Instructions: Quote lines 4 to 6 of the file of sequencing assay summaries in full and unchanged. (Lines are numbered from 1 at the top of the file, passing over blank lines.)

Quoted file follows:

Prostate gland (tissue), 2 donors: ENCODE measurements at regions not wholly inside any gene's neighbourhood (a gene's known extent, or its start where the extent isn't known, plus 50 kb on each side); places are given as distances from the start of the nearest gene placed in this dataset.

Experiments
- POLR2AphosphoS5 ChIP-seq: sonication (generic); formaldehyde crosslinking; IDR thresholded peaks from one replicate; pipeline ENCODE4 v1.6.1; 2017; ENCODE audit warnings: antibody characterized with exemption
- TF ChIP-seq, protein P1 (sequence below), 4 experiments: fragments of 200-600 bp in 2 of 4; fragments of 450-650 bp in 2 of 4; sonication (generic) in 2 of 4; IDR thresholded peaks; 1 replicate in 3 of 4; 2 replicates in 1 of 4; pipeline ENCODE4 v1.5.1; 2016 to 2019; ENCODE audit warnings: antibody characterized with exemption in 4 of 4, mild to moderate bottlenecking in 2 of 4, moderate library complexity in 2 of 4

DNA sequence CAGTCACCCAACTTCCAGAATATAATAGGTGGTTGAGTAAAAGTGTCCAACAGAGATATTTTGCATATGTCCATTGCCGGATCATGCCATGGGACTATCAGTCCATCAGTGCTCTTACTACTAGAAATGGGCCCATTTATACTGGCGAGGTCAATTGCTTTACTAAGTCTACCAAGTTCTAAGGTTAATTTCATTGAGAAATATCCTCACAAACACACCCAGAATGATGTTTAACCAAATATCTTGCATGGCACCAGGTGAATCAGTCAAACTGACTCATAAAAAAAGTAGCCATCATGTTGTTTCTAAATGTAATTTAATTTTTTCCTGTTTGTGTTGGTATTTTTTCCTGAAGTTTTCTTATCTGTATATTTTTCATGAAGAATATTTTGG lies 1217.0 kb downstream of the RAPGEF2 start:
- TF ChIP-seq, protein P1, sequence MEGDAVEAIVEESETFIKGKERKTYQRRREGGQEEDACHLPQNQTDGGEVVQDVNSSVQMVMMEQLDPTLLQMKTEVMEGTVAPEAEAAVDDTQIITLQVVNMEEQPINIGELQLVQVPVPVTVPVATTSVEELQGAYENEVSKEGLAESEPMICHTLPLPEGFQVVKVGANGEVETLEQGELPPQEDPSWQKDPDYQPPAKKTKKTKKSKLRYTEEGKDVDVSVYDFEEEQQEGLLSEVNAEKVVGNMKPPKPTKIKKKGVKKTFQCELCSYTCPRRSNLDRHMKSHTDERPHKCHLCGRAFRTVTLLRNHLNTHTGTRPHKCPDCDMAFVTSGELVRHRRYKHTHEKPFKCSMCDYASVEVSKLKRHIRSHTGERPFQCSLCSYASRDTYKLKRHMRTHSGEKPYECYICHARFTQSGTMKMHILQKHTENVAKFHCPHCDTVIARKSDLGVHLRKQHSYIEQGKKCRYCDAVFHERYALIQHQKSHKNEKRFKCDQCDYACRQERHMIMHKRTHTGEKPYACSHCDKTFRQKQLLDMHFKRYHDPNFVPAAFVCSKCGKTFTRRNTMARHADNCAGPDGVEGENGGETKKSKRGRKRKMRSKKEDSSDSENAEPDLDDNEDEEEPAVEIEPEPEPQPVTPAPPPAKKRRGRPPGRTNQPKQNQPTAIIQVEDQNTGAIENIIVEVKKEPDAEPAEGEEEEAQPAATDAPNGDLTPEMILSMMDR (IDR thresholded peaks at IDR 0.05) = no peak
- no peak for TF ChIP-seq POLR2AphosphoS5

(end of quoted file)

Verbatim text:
- TF ChIP-seq, protein P1 (sequence below), 4 experiments: fragments of 200-600 bp in 2 of 4; fragments of 450-650 bp in 2 of 4; sonication (generic) in 2 of 4; IDR thresholded peaks; 1 replicate in 3 of 4; 2 replicates in 1 of 4; pipeline ENCODE4 v1.5.1; 2016 to 2019; ENCODE audit warnings: antibody characterized with exemption in 4 of 4, mild to moderate bottlenecking in 2 of 4, moderate library complexity in 2 of 4

DNA sequence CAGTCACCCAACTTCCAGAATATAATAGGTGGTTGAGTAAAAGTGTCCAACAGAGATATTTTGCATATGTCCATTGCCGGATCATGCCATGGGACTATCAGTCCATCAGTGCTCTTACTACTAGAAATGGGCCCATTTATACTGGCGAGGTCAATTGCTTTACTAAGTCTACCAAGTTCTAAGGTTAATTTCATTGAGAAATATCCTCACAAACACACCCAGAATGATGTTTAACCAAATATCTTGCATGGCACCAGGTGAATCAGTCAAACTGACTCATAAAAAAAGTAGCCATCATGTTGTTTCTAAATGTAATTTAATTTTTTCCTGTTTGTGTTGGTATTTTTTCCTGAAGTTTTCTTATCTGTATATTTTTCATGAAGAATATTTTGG lies 1217.0 kb downstream of the RAPGEF2 start:
- TF ChIP-seq, protein P1, sequence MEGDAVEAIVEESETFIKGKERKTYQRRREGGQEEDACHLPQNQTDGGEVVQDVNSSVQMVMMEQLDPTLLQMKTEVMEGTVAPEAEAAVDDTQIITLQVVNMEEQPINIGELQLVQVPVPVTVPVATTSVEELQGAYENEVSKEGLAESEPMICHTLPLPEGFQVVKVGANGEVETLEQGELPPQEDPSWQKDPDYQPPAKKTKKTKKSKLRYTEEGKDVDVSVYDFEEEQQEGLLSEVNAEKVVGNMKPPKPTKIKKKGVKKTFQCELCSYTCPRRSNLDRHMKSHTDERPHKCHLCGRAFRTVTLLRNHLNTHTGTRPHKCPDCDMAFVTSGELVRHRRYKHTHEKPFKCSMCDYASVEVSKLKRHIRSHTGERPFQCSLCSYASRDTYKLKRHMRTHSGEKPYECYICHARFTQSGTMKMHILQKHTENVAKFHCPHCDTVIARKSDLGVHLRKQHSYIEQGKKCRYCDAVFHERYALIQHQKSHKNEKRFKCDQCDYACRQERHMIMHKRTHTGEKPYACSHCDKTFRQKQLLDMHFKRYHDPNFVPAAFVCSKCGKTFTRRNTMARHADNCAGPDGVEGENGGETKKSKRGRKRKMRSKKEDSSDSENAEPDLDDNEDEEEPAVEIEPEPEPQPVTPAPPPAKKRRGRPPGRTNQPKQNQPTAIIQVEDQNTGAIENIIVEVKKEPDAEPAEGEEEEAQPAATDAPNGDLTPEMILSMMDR (IDR thresholded peaks at IDR 0.05) = no peak